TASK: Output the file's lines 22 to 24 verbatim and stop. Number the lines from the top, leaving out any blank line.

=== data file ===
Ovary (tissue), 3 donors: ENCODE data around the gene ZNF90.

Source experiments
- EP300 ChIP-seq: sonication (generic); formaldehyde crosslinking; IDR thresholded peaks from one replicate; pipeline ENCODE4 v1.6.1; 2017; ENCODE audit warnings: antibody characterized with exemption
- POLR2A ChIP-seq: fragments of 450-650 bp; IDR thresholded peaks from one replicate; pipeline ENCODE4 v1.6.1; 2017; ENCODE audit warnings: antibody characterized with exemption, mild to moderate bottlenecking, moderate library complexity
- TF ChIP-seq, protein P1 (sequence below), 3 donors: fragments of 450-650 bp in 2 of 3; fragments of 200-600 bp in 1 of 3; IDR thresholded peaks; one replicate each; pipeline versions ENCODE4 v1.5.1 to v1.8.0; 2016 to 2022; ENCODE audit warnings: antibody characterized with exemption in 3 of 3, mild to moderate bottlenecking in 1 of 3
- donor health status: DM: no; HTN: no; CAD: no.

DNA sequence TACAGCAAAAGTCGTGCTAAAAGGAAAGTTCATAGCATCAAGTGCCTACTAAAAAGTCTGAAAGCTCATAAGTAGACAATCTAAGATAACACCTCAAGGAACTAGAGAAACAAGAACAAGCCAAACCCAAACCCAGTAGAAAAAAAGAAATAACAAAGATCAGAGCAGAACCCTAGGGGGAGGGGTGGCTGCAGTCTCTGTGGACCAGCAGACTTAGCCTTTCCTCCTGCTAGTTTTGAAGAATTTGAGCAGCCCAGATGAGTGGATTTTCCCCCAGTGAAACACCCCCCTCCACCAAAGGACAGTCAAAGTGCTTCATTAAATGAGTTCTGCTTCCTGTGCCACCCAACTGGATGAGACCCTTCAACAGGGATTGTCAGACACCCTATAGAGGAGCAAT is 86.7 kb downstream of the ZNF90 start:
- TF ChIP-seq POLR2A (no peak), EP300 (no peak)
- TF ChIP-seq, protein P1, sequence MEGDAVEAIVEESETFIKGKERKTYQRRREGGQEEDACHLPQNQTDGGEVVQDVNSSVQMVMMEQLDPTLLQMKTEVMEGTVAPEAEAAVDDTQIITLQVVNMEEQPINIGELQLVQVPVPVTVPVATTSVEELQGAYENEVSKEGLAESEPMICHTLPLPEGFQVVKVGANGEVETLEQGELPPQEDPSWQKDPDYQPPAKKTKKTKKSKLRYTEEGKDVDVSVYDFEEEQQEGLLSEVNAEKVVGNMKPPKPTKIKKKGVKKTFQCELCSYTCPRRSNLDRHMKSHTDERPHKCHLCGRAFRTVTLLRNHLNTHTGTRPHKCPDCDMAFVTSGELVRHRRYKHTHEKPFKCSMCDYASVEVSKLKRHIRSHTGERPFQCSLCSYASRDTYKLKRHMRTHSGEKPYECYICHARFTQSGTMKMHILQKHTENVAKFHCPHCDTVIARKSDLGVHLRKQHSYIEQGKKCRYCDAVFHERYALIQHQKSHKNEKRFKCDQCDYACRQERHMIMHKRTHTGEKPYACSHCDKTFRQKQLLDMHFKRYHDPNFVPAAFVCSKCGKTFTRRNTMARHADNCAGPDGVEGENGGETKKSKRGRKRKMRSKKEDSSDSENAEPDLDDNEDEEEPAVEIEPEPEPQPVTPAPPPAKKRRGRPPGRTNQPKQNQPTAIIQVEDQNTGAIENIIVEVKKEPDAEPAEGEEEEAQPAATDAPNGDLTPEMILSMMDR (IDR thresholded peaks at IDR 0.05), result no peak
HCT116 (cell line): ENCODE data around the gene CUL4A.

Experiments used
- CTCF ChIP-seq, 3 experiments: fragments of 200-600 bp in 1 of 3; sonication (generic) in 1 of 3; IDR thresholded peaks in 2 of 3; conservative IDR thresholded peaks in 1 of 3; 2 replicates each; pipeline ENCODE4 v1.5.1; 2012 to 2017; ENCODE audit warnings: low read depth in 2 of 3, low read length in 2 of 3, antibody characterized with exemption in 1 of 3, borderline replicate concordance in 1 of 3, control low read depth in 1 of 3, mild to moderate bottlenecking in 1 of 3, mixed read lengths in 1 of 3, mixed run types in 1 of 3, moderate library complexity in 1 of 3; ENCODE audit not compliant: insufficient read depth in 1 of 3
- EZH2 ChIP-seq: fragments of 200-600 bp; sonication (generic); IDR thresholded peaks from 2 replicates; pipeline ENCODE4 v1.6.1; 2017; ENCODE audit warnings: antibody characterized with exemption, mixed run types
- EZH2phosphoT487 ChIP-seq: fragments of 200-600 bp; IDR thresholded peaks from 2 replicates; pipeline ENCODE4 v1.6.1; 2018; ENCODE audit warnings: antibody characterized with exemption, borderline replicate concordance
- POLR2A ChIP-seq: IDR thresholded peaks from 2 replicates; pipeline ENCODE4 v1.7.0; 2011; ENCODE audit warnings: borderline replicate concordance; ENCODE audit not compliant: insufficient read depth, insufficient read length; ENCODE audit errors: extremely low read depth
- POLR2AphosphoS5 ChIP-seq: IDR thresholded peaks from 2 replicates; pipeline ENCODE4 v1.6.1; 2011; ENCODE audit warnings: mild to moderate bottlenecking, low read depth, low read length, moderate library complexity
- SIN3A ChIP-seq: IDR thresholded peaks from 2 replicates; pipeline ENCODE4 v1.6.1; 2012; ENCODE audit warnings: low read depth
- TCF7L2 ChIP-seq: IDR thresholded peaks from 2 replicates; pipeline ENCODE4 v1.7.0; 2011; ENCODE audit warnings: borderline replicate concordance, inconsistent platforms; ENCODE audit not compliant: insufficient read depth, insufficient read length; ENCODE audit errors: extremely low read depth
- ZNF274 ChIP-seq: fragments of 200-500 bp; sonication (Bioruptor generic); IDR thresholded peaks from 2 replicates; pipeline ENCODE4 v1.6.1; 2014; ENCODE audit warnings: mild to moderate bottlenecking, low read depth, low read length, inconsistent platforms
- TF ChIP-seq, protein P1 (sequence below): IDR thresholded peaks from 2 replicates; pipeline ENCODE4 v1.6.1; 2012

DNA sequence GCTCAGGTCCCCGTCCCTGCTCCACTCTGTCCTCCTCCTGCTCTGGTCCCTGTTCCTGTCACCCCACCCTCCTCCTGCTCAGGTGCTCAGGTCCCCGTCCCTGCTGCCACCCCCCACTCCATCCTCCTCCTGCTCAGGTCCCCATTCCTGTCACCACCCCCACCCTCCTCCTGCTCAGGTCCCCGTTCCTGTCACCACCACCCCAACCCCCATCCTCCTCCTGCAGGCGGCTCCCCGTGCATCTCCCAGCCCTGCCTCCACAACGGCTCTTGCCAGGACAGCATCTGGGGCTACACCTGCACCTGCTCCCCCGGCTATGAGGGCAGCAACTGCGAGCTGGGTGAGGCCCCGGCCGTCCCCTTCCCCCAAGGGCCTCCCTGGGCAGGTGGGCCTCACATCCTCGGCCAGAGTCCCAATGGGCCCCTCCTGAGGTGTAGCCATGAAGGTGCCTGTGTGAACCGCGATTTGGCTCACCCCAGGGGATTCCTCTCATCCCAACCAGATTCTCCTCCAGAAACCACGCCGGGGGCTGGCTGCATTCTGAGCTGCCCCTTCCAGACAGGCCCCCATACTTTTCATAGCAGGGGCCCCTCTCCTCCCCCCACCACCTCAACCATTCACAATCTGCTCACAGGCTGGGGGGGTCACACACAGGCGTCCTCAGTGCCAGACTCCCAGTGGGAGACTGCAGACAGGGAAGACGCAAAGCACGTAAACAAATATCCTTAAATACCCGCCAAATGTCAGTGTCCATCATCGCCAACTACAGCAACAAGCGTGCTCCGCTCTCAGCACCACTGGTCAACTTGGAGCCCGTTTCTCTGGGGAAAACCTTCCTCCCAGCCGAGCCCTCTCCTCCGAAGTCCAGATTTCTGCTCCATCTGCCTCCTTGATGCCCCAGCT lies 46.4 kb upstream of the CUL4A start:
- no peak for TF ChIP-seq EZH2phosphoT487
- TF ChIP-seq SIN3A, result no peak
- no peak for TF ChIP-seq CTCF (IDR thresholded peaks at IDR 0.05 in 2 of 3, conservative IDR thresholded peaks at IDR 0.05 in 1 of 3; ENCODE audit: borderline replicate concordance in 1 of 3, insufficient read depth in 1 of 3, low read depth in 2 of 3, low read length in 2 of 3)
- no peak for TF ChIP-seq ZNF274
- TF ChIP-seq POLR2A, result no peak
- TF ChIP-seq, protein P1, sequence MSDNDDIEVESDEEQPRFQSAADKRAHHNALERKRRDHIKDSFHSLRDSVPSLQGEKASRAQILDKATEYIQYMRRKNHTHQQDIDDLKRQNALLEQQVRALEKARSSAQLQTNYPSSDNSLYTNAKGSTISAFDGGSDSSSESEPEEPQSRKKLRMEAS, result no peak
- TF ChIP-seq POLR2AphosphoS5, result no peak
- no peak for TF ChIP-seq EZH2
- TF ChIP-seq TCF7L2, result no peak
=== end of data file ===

- no peak for TF ChIP-seq EZH2phosphoT487
- TF ChIP-seq SIN3A, result no peak
- no peak for TF ChIP-seq CTCF (IDR thresholded peaks at IDR 0.05 in 2 of 3, conservative IDR thresholded peaks at IDR 0.05 in 1 of 3; ENCODE audit: borderline replicate concordance in 1 of 3, insufficient read depth in 1 of 3, low read depth in 2 of 3, low read length in 2 of 3)